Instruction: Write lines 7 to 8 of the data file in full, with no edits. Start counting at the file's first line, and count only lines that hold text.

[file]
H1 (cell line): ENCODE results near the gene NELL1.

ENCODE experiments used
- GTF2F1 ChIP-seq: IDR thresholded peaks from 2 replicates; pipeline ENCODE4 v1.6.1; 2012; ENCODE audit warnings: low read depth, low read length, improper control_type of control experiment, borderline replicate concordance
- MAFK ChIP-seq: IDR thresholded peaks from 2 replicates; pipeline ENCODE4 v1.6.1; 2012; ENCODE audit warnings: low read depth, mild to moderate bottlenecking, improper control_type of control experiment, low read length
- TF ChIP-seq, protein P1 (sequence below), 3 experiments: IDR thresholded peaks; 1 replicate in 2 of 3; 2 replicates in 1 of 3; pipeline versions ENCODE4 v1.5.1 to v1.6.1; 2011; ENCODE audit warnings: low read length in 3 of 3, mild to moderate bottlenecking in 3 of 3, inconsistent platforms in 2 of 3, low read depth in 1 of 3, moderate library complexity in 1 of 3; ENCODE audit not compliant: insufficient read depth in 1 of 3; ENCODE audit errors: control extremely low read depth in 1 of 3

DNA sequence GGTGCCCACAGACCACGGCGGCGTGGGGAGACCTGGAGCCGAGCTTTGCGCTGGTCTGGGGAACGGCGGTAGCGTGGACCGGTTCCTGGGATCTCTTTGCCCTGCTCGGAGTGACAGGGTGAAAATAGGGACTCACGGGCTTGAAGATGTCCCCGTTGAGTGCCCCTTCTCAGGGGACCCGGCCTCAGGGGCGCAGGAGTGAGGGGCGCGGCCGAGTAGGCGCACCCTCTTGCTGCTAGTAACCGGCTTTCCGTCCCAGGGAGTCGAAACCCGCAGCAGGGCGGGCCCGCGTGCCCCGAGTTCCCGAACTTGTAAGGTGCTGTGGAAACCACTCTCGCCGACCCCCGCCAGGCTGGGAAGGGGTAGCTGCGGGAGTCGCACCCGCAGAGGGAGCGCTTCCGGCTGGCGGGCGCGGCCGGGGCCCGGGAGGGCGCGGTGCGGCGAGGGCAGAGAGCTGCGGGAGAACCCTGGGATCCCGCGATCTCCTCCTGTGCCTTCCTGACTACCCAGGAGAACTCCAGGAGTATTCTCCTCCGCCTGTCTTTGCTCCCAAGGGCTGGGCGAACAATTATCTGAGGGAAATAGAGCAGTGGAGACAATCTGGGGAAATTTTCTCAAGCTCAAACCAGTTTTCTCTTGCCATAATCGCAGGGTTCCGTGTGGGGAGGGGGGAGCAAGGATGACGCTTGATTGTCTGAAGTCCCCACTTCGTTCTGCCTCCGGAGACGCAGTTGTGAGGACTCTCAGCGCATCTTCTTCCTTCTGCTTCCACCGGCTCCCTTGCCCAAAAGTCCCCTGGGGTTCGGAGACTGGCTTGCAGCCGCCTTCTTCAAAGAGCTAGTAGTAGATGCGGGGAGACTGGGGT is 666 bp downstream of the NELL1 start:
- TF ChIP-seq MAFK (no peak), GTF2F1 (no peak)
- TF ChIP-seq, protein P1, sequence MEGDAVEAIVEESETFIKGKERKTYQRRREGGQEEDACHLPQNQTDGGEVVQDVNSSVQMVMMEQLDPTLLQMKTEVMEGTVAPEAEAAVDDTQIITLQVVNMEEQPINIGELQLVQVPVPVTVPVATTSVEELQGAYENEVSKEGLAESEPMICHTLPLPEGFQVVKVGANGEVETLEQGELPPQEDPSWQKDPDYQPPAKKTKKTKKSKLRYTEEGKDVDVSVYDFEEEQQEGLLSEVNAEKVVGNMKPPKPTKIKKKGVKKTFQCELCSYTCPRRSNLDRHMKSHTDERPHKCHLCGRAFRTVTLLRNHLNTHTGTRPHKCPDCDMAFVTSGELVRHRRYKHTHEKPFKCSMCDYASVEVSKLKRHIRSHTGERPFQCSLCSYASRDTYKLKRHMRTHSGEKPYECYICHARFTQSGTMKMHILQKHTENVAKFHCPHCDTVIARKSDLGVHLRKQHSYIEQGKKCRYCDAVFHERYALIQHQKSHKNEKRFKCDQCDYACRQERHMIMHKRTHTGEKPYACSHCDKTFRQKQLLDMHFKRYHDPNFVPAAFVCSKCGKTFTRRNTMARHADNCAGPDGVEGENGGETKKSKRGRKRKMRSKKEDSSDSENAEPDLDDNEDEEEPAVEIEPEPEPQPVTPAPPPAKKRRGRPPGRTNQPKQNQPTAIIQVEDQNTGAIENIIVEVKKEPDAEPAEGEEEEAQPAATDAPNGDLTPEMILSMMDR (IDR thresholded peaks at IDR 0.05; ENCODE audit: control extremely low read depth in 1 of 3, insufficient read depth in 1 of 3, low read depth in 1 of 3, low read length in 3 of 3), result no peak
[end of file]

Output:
- TF ChIP-seq MAFK (no peak), GTF2F1 (no peak)
- TF ChIP-seq, protein P1, sequence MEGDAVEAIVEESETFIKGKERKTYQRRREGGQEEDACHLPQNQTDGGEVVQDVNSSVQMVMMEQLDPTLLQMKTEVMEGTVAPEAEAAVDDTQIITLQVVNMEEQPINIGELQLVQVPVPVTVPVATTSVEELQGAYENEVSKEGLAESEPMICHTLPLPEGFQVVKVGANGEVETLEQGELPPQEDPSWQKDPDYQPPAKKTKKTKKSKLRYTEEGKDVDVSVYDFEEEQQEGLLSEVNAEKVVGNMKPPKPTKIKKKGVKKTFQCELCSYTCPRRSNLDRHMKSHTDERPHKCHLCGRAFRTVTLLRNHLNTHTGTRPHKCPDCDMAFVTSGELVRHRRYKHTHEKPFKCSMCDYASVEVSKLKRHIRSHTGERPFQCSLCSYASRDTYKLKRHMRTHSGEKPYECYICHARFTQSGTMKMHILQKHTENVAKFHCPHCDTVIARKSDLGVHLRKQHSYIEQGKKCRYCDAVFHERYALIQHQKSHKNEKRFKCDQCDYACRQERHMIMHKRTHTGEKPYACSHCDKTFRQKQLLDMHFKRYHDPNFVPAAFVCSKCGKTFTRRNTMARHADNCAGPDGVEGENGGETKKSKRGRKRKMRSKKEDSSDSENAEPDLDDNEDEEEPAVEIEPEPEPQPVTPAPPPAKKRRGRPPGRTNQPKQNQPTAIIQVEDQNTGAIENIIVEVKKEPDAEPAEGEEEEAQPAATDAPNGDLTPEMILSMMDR (IDR thresholded peaks at IDR 0.05; ENCODE audit: control extremely low read depth in 1 of 3, insufficient read depth in 1 of 3, low read depth in 1 of 3, low read length in 3 of 3), result no peak